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Painted in Waterlogue

Even after nearly five decades of work in and around kitchens and kitchen staff – I continue to be impressed by the skills and the passion of the craftspeople who come to work each day and execute a set of skills that take years to develop. Working in a kitchen involves skill, mastering of a craft, and a unique confidence that comes from many years of practicing those skills until the process is fluid, natural, and accomplished with an ease of movement that is relaxing and intoxicating to watch.

Those who work in kitchens become jaded and so accustomed to the display of these skills that they pay little attention to them, but a chef always has a moment now and then to stop and admire anyone who has become one with their daily routine.

Take a moment to consider, and whenever possible stop and admire some of the following:


Fillet knives that are sharp enough to cut through the flesh of a round or flatfish like butter leaving nothing behind but the bones and fins; hands that understand the anatomy of the fish and how to maneuver the tip of the knife around a dorsal fin, the seamless effort that allows the fish butcher to extract the cheek from a cod fish for that highly sought after special on the evening menu and the precision by which this craftsperson cuts a tuna or salmon into perfect seven-ounce fillets or steaks only to spot check the dead-on accuracy of his or her knife work on a scale – this is the poetic motion of a expert fish butcher.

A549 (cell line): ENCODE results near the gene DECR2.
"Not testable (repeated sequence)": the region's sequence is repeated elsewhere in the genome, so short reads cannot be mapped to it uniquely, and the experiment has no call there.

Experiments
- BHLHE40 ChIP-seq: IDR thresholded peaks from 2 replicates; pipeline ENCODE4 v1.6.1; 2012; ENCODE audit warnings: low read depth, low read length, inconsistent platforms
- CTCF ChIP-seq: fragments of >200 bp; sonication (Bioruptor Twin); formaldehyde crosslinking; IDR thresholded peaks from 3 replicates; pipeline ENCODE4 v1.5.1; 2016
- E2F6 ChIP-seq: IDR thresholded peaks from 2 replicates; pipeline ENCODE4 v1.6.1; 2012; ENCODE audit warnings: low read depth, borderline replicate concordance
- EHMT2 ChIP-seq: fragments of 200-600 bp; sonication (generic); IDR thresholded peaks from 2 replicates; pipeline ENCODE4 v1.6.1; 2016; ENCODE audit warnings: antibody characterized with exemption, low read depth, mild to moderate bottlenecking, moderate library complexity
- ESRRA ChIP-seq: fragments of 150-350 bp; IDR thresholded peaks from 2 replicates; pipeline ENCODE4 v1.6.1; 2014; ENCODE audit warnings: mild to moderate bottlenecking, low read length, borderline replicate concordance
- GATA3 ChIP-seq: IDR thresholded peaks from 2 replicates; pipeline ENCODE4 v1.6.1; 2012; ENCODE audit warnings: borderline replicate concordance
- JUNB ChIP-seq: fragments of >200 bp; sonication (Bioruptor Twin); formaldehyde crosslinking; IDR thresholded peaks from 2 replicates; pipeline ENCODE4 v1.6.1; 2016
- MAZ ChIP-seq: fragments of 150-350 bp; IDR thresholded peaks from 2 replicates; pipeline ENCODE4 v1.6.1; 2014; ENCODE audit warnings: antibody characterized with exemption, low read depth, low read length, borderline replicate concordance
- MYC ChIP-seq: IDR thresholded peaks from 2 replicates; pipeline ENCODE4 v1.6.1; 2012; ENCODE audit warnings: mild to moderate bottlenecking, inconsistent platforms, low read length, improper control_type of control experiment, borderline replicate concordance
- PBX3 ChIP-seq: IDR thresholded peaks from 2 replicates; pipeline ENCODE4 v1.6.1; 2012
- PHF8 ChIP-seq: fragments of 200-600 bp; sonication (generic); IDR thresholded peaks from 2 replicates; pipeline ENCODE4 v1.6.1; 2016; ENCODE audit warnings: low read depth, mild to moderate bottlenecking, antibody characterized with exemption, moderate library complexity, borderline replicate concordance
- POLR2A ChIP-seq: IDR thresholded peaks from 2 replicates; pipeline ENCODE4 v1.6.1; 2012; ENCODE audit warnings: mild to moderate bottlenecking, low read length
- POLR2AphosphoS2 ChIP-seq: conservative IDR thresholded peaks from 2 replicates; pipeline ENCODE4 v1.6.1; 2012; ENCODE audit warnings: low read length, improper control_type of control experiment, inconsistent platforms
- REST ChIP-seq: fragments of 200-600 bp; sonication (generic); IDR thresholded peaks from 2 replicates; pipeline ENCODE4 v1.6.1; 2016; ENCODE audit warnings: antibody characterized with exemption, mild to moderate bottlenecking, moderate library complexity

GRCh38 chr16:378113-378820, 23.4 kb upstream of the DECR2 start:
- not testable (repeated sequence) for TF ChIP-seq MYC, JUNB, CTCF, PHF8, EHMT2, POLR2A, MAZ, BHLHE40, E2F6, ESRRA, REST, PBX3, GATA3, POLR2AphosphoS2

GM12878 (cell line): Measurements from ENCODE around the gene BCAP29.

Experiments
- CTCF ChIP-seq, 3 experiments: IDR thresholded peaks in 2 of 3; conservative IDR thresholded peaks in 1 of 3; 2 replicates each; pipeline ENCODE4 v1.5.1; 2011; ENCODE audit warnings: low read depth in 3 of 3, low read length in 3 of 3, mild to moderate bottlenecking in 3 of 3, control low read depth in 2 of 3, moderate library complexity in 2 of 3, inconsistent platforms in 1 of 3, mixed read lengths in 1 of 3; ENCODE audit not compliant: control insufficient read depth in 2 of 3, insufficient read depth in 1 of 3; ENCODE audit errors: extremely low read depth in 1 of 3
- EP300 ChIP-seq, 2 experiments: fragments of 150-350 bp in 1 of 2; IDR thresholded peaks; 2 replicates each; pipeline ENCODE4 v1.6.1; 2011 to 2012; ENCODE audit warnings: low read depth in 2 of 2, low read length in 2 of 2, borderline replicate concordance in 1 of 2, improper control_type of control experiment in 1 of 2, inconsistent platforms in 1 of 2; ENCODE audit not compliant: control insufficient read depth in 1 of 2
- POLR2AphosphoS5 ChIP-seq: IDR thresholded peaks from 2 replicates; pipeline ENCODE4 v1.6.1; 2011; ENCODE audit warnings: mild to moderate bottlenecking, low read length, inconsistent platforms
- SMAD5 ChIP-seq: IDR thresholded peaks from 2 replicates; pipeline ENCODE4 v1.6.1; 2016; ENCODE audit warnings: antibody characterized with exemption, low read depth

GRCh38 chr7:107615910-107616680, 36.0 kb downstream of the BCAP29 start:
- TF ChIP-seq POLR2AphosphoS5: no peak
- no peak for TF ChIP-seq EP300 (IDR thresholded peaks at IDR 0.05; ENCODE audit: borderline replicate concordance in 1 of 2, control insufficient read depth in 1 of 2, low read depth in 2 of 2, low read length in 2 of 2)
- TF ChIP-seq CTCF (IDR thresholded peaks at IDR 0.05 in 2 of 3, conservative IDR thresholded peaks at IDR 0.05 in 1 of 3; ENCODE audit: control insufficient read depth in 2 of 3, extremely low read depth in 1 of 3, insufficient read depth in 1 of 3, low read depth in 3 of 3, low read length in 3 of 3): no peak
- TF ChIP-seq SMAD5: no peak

A meat butcher is skilled at the level of a surgeon – knowing the location and grain of each primal and sub-primal muscle; knives just as sharp as those used by the fish butcher but held differently to work around bones and cartilage. A seasoned butcher works effortlessly through the chuck, loin, sirloin, round, ribs, flank, and brisket making sure to respect every ounce of meat, never slice into a muscle that defines a specific retail cut, and preserving ancillary products for stock. This is a dangerous job, but one that demonstrates a total focus on and understanding of the animal and its uses in the kitchen.